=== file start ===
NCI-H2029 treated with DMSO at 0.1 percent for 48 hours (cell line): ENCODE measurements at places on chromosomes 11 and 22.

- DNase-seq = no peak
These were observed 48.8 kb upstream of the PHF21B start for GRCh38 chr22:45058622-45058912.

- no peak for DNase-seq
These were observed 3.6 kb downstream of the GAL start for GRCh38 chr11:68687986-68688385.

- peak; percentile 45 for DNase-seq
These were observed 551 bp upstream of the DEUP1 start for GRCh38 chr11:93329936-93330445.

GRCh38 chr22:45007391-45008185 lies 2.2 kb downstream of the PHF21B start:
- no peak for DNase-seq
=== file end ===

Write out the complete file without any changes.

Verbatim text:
NCI-H2029 treated with DMSO at 0.1 percent for 48 hours (cell line): ENCODE measurements at places on chromosomes 11 and 22.

- DNase-seq = no peak
These were observed 48.8 kb upstream of the PHF21B start for GRCh38 chr22:45058622-45058912.

- no peak for DNase-seq
These were observed 3.6 kb downstream of the GAL start for GRCh38 chr11:68687986-68688385.

- peak; percentile 45 for DNase-seq
These were observed 551 bp upstream of the DEUP1 start for GRCh38 chr11:93329936-93330445.

GRCh38 chr22:45007391-45008185 lies 2.2 kb downstream of the PHF21B start:
- no peak for DNase-seq